It has Sparco Evo seats on Recaro slider rails, Schroth harnesses (but also OEM seatbelts, which can be used), and the airbags and electric trunk/lid releases have been removed for track safety in favor of hood pins. It comes with a Momo Cup wheel and Rothsport quick release hub, both of which are like new and hardly used, but in storage. I have the stock wheel installed currently. There is an Ecliptech shift light on the dash that was mounted there without harm to the dash. And it comes with a Revo Select Plus ECU reprogramming device that is essentially new (and never used by me). Oh, and the rear PCCB rotors were changed to OEM 997TT cross-drilled rotors; the rear PCCB rotors are now in a box.

The car comes with 3 sets of wheels. These include the original OEM GT3 wheels, which have been professionally painted black and are in excellent condition. They are still fitted with the original Pilot Sport tires from 2004! For track wheels, there are a set of perfect OZ Alleggerita monoblock wheels finished in Anthracite, and also a set of aluminum Fikse FM-10 3-piece wheels.

The engine is stock and has never been opened internally. But the coolant pipes were welded by Charles Dundon of Dundon Motorsports. And it has one of Charles’ fabulous custom exhaust systems — headers and pipes made of 321 stainless, with two mufflers and a Cup-style center exit. It weighs about 80 lb. less than the stock exhaust system, and bumps the peak horsepower at the wheels to 372 hp (from stock 359) as measured on a dyno (charts available). Oh, and it sounds incredible – I have videos to demonstrate this. The transmission has Guard Transmission differential internals, set up by Matt Monson, and Charles Dundon also fitted a 4.0:1 Cup ring and pinion to shorten gearing a tad and improve track performance. Rothsport fitted a Cup shifter and Cup cables as well — which I hear are now unobtainium, to quote Mooty. I believe the engine has stiffer engine mounts too, because I have the stock ones in a box.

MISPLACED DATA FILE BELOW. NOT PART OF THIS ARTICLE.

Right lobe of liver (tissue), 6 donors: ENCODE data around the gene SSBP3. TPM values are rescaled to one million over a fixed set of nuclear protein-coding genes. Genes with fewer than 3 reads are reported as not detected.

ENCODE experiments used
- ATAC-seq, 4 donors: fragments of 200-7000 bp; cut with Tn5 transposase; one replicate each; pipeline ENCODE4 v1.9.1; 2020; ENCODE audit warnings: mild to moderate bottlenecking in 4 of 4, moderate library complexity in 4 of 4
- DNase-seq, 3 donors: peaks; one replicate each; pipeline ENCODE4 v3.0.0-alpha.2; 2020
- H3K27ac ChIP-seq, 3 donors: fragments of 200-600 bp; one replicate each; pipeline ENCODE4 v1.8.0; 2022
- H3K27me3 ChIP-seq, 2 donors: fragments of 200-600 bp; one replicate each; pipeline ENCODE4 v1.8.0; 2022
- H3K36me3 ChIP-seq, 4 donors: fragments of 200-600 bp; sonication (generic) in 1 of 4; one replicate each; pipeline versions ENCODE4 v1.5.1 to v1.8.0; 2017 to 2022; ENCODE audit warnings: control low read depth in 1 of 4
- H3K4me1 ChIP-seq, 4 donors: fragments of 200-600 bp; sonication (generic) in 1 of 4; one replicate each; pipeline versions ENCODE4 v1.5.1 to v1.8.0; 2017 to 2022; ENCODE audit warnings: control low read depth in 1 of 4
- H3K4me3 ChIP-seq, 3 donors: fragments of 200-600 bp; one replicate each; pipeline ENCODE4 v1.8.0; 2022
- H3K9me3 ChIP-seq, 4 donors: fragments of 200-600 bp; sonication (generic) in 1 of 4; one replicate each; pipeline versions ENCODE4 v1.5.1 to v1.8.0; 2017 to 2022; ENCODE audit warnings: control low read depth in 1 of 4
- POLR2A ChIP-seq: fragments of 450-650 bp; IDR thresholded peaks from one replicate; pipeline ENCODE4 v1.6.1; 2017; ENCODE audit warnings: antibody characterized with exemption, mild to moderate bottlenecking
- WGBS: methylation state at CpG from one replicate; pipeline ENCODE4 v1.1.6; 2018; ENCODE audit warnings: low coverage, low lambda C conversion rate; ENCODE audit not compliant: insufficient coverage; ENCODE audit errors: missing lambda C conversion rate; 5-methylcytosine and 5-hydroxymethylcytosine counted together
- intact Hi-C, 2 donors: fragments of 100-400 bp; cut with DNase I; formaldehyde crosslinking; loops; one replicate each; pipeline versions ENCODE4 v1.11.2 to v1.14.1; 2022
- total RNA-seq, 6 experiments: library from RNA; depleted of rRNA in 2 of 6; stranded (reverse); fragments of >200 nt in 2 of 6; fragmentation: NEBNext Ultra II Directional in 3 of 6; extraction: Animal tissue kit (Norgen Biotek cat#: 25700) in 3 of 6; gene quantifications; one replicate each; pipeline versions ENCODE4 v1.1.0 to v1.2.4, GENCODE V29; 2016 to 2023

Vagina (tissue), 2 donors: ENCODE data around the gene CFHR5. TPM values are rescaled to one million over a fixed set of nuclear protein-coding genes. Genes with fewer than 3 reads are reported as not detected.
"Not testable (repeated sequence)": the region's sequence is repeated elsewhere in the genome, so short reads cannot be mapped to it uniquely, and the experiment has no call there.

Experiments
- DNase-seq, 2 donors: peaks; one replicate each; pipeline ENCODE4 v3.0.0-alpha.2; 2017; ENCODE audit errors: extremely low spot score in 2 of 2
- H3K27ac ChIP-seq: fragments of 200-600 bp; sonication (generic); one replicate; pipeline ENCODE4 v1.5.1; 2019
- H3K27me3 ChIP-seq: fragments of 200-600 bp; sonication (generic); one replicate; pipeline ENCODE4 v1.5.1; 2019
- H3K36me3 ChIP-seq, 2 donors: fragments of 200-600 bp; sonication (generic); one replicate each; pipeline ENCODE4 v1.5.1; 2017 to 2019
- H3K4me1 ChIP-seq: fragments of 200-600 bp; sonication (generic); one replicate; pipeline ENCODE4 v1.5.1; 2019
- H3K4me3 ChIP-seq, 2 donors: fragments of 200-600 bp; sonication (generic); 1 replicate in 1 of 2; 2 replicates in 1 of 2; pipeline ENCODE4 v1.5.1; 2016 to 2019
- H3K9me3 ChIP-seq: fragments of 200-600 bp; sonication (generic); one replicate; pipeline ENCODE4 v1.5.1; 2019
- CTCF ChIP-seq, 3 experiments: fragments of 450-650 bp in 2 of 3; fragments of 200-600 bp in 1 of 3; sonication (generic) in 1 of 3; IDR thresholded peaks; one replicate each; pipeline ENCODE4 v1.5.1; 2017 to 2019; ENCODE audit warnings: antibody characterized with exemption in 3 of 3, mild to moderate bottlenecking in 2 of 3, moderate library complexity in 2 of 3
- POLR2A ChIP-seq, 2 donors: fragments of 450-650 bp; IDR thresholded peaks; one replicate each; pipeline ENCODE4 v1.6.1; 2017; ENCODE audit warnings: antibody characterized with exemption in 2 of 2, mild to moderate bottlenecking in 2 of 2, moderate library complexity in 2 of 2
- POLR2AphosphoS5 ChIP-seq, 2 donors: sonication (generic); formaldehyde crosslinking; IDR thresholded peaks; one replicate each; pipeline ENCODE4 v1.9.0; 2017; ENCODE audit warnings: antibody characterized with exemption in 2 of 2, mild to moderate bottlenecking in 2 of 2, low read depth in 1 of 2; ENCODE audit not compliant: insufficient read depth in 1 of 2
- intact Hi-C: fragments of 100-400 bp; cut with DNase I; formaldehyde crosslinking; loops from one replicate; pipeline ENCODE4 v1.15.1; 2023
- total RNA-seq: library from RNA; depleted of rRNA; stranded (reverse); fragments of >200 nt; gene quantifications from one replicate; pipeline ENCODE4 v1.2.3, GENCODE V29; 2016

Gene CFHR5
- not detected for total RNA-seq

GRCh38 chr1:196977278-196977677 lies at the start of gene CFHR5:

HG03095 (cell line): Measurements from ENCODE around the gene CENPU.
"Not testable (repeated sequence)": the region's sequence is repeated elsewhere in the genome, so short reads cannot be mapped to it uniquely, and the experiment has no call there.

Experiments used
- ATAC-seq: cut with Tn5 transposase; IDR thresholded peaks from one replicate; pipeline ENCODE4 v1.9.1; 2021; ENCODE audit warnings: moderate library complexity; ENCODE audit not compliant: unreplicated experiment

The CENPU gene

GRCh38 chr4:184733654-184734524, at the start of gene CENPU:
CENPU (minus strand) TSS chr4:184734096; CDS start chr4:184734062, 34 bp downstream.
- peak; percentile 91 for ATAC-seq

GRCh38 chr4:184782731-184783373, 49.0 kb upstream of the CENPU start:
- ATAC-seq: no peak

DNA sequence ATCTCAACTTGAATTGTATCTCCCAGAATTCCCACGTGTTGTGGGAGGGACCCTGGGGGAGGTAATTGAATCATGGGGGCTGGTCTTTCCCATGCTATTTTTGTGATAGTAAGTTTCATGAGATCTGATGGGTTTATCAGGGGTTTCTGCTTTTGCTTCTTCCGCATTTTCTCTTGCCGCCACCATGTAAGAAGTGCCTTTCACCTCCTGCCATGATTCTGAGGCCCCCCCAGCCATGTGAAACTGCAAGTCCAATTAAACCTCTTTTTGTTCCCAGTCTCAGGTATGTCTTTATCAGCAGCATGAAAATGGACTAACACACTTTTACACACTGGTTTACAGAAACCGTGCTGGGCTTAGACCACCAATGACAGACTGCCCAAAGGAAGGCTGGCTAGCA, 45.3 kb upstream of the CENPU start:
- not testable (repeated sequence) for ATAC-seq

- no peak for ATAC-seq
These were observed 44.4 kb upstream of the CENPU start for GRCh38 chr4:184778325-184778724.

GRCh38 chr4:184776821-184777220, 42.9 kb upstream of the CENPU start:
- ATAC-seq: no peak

Aside from all these great mods and the overall mechanical and cosmetic condition of the car, what also makes it really special is that the vast majority of the OEM parts that were swapped out are still in my possession and will go with the car. These include the original hood, bumpers, lids, and rear wing — all near perfect. And the front struts, perfect seats, radio, console, carbon rear rotors and pads, the entire stock exhaust system, ring and pinion, passenger side air bag, radio, console, lid release mechanisms, shifter, cable, and a number of other parts that could be reinstalled. And the vinyl graphic stripes, which came on the car, can be peeled off. So the car could be a chameleon: drive it like a Cup car now and out to shame a few 991 GT3s, and then you have the option to put it back to stock if you choose. If you do that, you could sell off the go-fast parts to recover some of your investment. Or if you chose to leave it in this form, you could sell off the OEM parts to defray a considerable sum right now.

If you’re interested in discussing it further, please send me a PM. I’ll be glad to inundate you with more information and photos. 


Find it here on Rennlist.com - http://rennlist.com/forums/vehicle-marketplace/973251-2004-gt3-for-the-street-or-track.html